These programs have been evaluated over a very long period of time, over 30 years, and they really improved the outcomes over generations of children becoming adults, having their own children. We really see much better outcomes. So that's one policy response. Another policy response is for communities and individuals and families where maybe those skills are as strong as they need to be. The relational skills that support strong families, education in how to relate well to other people can make a significant difference. So those are kind of some policy, a couple foundational kinds of policy experiences. But I think that one of the big changes that we need to tie this all the way back to the beginning of this conversation is that we need to encourage people to take the things they love, the things that they're interested in, seriously, and not to be dismissive of things because we can't quite see the direct connection to an economic outcome.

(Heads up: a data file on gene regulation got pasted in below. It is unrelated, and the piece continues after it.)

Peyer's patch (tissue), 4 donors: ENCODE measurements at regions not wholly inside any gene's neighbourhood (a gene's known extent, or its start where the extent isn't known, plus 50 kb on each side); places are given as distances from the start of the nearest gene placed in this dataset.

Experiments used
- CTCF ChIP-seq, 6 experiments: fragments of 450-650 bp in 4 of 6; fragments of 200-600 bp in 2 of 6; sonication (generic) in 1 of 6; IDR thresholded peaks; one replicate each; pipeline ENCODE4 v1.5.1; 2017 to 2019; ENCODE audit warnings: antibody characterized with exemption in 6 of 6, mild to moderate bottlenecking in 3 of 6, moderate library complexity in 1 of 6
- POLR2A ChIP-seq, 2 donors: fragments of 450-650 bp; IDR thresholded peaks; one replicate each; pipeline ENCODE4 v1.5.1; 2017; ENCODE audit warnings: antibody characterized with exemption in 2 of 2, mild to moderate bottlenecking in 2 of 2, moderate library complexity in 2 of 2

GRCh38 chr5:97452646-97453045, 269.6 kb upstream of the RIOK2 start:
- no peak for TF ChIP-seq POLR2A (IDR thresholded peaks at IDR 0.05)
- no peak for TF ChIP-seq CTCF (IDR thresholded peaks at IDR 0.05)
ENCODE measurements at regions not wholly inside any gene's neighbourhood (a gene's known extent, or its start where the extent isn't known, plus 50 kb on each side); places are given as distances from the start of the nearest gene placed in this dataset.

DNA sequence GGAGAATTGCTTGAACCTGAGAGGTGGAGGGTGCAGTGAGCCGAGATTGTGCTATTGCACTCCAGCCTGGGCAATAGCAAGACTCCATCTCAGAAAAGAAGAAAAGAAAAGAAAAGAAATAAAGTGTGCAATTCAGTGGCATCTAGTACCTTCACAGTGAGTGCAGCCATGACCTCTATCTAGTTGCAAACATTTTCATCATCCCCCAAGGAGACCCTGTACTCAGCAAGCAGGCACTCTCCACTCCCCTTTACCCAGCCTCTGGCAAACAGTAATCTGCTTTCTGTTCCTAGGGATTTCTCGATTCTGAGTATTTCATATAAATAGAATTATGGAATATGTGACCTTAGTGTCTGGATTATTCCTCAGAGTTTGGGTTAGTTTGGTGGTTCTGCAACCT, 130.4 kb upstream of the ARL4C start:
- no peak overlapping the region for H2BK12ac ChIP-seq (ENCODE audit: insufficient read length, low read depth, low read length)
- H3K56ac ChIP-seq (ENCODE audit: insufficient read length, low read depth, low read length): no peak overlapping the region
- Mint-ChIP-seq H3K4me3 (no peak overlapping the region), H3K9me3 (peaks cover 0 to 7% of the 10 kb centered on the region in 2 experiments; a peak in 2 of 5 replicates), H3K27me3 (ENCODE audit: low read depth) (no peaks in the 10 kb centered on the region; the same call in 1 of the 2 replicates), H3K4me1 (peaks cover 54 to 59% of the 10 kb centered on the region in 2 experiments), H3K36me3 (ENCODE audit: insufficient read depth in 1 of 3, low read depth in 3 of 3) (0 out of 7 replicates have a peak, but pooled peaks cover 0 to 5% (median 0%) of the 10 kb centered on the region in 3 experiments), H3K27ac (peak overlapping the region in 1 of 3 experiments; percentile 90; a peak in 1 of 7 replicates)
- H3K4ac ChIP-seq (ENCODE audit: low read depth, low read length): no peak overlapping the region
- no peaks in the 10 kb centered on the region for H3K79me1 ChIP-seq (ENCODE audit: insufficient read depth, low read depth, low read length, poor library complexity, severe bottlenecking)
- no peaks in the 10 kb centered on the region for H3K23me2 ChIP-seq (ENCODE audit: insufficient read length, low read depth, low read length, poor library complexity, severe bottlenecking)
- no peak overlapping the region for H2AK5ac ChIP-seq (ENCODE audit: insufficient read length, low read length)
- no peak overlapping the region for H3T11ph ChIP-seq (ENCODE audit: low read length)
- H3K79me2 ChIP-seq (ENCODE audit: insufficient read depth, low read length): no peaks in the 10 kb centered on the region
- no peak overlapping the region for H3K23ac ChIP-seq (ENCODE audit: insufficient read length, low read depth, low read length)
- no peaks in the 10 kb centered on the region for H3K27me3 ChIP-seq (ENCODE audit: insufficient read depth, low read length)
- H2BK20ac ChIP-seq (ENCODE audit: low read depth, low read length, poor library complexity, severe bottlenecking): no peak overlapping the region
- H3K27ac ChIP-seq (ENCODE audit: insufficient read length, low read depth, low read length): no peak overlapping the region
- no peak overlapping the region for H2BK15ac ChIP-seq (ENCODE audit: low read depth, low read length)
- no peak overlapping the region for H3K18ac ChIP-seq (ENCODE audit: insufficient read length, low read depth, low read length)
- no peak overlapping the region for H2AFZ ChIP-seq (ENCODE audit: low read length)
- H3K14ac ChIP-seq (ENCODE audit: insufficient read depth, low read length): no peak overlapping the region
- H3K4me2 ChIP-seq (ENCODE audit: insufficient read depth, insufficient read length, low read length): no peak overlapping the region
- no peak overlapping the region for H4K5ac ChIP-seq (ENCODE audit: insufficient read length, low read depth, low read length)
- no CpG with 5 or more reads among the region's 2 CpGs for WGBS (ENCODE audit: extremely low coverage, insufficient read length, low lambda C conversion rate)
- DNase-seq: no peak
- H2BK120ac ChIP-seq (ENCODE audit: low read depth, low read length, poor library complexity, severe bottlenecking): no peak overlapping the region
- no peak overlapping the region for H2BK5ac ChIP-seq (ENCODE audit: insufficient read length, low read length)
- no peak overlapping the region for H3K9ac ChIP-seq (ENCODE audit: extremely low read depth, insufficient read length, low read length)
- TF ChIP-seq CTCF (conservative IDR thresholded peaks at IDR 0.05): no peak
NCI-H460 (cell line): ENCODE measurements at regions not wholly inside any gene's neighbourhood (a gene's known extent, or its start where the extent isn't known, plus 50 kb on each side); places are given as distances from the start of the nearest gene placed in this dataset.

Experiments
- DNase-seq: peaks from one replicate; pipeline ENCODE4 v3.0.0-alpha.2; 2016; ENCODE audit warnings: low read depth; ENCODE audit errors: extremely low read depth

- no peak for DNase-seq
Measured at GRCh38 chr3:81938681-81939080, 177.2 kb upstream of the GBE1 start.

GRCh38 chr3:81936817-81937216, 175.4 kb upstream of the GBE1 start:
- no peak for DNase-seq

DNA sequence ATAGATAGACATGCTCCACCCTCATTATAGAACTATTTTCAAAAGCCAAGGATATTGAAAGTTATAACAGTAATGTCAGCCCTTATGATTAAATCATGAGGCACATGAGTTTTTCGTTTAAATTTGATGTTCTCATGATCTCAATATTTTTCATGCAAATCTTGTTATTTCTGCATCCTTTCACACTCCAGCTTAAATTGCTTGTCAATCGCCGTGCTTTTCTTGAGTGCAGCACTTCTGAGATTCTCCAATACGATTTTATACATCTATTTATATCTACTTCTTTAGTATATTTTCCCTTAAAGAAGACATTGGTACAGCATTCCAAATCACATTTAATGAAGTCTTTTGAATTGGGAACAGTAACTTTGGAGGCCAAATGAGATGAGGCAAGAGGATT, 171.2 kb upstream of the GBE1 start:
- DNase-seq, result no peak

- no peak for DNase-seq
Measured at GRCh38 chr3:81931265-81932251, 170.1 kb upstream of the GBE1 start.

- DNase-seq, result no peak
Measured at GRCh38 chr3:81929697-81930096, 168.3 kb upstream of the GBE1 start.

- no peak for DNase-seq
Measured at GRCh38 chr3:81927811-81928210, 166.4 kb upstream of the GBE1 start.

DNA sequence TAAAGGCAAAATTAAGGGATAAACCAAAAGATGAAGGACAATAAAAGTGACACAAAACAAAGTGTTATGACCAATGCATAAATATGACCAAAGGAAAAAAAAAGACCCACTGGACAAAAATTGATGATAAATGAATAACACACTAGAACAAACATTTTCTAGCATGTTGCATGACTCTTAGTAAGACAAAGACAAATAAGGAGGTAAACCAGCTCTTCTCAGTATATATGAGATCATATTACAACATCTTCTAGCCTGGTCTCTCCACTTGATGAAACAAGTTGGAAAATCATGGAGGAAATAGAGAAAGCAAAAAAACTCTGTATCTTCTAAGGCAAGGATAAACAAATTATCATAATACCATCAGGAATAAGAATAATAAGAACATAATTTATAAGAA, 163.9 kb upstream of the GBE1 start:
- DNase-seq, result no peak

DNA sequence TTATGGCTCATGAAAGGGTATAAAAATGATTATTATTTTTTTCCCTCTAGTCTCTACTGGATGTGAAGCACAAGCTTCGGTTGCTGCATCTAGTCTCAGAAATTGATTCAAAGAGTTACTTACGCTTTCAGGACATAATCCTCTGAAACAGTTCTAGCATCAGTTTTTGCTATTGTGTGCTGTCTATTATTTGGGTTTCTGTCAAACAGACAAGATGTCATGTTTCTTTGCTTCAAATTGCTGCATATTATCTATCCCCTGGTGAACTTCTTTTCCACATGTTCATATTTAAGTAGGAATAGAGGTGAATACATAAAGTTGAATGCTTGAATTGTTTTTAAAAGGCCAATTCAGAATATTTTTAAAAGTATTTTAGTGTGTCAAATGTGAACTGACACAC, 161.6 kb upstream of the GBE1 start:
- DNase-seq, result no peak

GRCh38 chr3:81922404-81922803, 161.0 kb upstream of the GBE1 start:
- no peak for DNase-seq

So in your family one day, Juliette, you'll have kids I'm sure, and you'll be raising them and you'll be a wonderful mother, and you'll be asking these questions, what does my child love? And how can I encourage my child to develop that love? Because you just never know how that's going to translate into opportunity down the road. My love of history became a career in public policy, but my parents would've had no way of knowing that all they could do was like, oh, he really likes to read, so let's give him lots of books and not say, we just stop reading, go out and do something useful. That's the kind of attention that we need to be building into our lives and the lives of the people that we love, so that they can become the person that they're kind of destined to be and help 'em to develop the gifts that they will in turn be able to give back.